Stay up-to-date with federal news alerts and analysis — Sign up for GovExec's email newsletters.
Close [ x ] More from GovExec

Thank you for subscribing to newsletters from
We think these reports might interest you:

  • Sponsored by Brocade

    Best of 2016 Federal Forum eBook

    Earlier this summer, Federal and tech industry leaders convened to talk security, machine learning, network modernization, DevOps, and much more at the 2016 Federal Forum. This eBook includes a useful summary highlighting the best content shared at the 2016 Federal Forum to help agencies modernize their network infrastructure.

  • Sponsored by CDW-G

    GBC Flash Poll Series: Merger & Acquisitions

    Download this GBC Flash Poll to learn more about federal perspectives on the impact of industry consolidation.

  • Sponsored by One Identity

    One Nation Under Guard: Securing User Identities Across State and Local Government

    In 2016, the government can expect even more sophisticated threats on the horizon, making it all the more imperative that agencies enforce proper identity and access management (IAM) practices. In order to better measure the current state of IAM at the state and local level, Government Business Council (GBC) conducted an in-depth research study of state and local employees.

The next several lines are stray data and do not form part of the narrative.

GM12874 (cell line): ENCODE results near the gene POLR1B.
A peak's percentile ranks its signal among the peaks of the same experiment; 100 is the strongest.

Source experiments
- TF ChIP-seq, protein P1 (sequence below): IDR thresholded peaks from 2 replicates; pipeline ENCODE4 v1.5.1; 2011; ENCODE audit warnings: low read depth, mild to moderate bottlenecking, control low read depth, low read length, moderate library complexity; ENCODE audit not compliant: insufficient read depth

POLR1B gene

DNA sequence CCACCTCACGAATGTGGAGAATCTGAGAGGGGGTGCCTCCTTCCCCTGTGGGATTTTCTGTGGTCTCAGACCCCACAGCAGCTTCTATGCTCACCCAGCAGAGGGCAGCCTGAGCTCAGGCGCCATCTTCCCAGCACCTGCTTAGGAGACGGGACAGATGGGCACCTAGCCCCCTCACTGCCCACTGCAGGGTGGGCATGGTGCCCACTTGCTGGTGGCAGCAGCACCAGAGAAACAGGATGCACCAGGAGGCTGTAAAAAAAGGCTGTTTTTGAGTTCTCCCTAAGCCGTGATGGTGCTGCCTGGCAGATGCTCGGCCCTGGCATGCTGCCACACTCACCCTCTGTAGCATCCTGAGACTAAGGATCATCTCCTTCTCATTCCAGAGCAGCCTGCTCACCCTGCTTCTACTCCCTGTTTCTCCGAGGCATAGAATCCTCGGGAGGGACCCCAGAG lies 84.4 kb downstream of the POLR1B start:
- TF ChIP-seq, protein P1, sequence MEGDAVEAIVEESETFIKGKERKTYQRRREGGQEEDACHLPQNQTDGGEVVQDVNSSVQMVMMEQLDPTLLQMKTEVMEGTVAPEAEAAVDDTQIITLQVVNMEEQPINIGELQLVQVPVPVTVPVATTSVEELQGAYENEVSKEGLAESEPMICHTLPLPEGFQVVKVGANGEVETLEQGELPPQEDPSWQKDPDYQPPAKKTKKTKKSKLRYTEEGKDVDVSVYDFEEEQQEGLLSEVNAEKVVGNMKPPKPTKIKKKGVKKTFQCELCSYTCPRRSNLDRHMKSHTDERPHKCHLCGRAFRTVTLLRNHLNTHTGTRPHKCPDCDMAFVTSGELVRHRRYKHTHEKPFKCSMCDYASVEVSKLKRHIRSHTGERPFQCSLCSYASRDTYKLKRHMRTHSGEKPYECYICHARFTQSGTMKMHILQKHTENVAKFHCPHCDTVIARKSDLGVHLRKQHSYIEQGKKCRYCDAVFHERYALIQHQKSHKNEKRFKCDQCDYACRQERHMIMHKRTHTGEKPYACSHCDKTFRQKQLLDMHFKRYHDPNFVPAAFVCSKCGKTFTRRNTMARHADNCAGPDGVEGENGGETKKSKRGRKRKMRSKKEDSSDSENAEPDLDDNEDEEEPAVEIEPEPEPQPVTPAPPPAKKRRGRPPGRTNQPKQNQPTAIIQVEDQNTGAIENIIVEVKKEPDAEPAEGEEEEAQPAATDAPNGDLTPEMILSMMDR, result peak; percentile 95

• Sponsored by Aquilent

    The Next Federal Evolution of Cloud

    This GBC report explains the evolution of cloud computing in federal government, and provides an outlook for the future of the cloud in government IT.

  • Sponsored by Aquilent

    A DevOps Roadmap for the Federal Government

    This GBC Report discusses how DevOps is steadily gaining traction among some of government's leading IT developers and agencies.

  • Sponsored by LTC Partners, administrators of the Federal Long Term Care Insurance Program

    Approaching the Brink of Federal Retirement

    Approximately 10,000 baby boomers are reaching retirement age per day, and a growing number of federal employees are preparing themselves for the next chapter of their lives. Learn how to tackle the challenges that today's workforce faces in laying the groundwork for a smooth and secure retirement.

  • Sponsored by Hewlett Packard Enterprise

    Cyber Defense 101: Arming the Next Generation of Government Employees

    Read this issue brief to learn about the sector's most potent challenges in the new cyber landscape and how government organizations are building a robust, threat-aware infrastructure

  • Sponsored by Aquilent

    GBC Issue Brief: Cultivating Digital Services in the Federal Landscape

    Read this GBC issue brief to learn more about the current state of digital services in the government, and how key players are pushing enhancements towards a user-centric approach.

  • Sponsored by CDW-G

    Joint Enterprise Licensing Agreements

    Read this eBook to learn how defense agencies can achieve savings and efficiencies with an Enterprise Software Agreement.

  • Sponsored by Cloudera

    Government Forum Content Library

    Get all the essential resources needed for effective technology strategies in the federal landscape.


When you download a report, your information may be shared with the underwriters of that document.